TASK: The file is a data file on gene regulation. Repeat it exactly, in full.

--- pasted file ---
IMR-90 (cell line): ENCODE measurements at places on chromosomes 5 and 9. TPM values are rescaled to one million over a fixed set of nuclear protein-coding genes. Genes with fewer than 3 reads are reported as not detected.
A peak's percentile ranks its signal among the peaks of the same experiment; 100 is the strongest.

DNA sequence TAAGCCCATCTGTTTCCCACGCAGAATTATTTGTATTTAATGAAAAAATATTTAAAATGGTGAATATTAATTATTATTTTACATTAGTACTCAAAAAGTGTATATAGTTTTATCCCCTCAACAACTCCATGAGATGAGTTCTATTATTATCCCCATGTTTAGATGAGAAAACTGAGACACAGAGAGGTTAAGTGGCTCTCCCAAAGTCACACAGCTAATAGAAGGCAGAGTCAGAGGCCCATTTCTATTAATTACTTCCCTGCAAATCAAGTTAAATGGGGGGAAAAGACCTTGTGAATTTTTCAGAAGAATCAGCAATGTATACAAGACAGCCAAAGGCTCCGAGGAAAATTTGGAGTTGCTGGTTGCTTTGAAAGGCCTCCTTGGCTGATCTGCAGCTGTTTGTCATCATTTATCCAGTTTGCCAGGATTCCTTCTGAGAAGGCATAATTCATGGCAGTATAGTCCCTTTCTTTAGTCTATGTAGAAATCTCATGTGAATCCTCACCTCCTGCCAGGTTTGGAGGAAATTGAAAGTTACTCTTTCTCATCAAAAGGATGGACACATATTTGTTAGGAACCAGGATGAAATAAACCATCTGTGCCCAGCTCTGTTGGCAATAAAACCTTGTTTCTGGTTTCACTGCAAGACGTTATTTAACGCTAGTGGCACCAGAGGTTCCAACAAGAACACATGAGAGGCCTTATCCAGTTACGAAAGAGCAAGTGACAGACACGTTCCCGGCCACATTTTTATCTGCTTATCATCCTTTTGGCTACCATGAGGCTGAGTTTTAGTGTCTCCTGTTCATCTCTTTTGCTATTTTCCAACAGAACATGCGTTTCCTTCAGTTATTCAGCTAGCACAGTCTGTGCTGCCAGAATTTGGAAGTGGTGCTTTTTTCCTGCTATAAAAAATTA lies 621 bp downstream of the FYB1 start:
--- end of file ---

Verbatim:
IMR-90 (cell line): ENCODE measurements at places on chromosomes 5 and 9. TPM values are rescaled to one million over a fixed set of nuclear protein-coding genes. Genes with fewer than 3 reads are reported as not detected.
A peak's percentile ranks its signal among the peaks of the same experiment; 100 is the strongest.

DNA sequence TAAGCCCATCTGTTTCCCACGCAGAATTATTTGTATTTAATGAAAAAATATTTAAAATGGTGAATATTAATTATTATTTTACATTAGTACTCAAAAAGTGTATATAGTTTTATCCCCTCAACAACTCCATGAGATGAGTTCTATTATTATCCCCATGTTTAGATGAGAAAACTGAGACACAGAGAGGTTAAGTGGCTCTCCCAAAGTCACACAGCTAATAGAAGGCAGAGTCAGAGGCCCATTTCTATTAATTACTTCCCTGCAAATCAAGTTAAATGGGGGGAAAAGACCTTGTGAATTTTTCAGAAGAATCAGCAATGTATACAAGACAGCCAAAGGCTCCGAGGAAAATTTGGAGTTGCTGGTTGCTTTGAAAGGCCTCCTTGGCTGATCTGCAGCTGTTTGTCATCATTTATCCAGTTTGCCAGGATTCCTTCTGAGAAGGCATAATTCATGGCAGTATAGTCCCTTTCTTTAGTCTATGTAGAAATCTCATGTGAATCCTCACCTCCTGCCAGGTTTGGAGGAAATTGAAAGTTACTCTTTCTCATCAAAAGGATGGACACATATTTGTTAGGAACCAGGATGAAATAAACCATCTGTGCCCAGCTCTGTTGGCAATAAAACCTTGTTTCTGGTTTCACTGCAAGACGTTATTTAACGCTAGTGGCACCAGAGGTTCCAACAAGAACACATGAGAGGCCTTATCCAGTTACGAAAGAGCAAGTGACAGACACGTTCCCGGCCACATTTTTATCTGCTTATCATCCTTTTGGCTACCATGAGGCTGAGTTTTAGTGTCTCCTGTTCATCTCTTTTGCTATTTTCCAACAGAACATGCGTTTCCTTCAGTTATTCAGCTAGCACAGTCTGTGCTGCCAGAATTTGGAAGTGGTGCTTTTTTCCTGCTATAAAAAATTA lies 621 bp downstream of the FYB1 start: